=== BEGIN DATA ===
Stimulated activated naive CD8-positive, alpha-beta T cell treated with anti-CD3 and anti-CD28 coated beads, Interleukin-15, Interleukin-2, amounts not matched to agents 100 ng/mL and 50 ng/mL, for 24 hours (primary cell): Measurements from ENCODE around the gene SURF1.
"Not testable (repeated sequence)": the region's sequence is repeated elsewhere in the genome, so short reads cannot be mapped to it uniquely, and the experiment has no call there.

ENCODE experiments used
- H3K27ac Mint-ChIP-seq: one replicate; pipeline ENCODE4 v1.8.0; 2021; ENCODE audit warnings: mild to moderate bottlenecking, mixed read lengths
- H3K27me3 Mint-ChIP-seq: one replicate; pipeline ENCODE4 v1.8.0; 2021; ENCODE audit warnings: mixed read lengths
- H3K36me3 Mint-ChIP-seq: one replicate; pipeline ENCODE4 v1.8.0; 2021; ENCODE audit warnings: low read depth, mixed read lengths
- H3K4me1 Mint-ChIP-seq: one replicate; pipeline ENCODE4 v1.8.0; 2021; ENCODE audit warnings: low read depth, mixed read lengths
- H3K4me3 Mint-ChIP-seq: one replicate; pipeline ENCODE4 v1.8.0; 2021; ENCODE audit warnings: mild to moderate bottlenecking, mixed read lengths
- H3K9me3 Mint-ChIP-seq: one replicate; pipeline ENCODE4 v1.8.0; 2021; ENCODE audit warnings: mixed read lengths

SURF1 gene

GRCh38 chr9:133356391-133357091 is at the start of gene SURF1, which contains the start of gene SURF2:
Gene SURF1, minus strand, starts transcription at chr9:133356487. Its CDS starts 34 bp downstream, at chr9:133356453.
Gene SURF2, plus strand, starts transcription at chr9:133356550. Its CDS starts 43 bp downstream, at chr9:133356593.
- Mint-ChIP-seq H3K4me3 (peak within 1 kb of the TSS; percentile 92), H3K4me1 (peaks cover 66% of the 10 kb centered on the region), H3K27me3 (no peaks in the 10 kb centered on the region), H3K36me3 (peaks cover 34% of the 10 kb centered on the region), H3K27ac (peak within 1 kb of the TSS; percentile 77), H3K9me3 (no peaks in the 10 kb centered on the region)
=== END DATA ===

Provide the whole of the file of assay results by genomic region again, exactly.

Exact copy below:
Stimulated activated naive CD8-positive, alpha-beta T cell treated with anti-CD3 and anti-CD28 coated beads, Interleukin-15, Interleukin-2, amounts not matched to agents 100 ng/mL and 50 ng/mL, for 24 hours (primary cell): Measurements from ENCODE around the gene SURF1.
"Not testable (repeated sequence)": the region's sequence is repeated elsewhere in the genome, so short reads cannot be mapped to it uniquely, and the experiment has no call there.

ENCODE experiments used
- H3K27ac Mint-ChIP-seq: one replicate; pipeline ENCODE4 v1.8.0; 2021; ENCODE audit warnings: mild to moderate bottlenecking, mixed read lengths
- H3K27me3 Mint-ChIP-seq: one replicate; pipeline ENCODE4 v1.8.0; 2021; ENCODE audit warnings: mixed read lengths
- H3K36me3 Mint-ChIP-seq: one replicate; pipeline ENCODE4 v1.8.0; 2021; ENCODE audit warnings: low read depth, mixed read lengths
- H3K4me1 Mint-ChIP-seq: one replicate; pipeline ENCODE4 v1.8.0; 2021; ENCODE audit warnings: low read depth, mixed read lengths
- H3K4me3 Mint-ChIP-seq: one replicate; pipeline ENCODE4 v1.8.0; 2021; ENCODE audit warnings: mild to moderate bottlenecking, mixed read lengths
- H3K9me3 Mint-ChIP-seq: one replicate; pipeline ENCODE4 v1.8.0; 2021; ENCODE audit warnings: mixed read lengths

SURF1 gene

GRCh38 chr9:133356391-133357091 is at the start of gene SURF1, which contains the start of gene SURF2:
Gene SURF1, minus strand, starts transcription at chr9:133356487. Its CDS starts 34 bp downstream, at chr9:133356453.
Gene SURF2, plus strand, starts transcription at chr9:133356550. Its CDS starts 43 bp downstream, at chr9:133356593.
- Mint-ChIP-seq H3K4me3 (peak within 1 kb of the TSS; percentile 92), H3K4me1 (peaks cover 66% of the 10 kb centered on the region), H3K27me3 (no peaks in the 10 kb centered on the region), H3K36me3 (peaks cover 34% of the 10 kb centered on the region), H3K27ac (peak within 1 kb of the TSS; percentile 77), H3K9me3 (no peaks in the 10 kb centered on the region)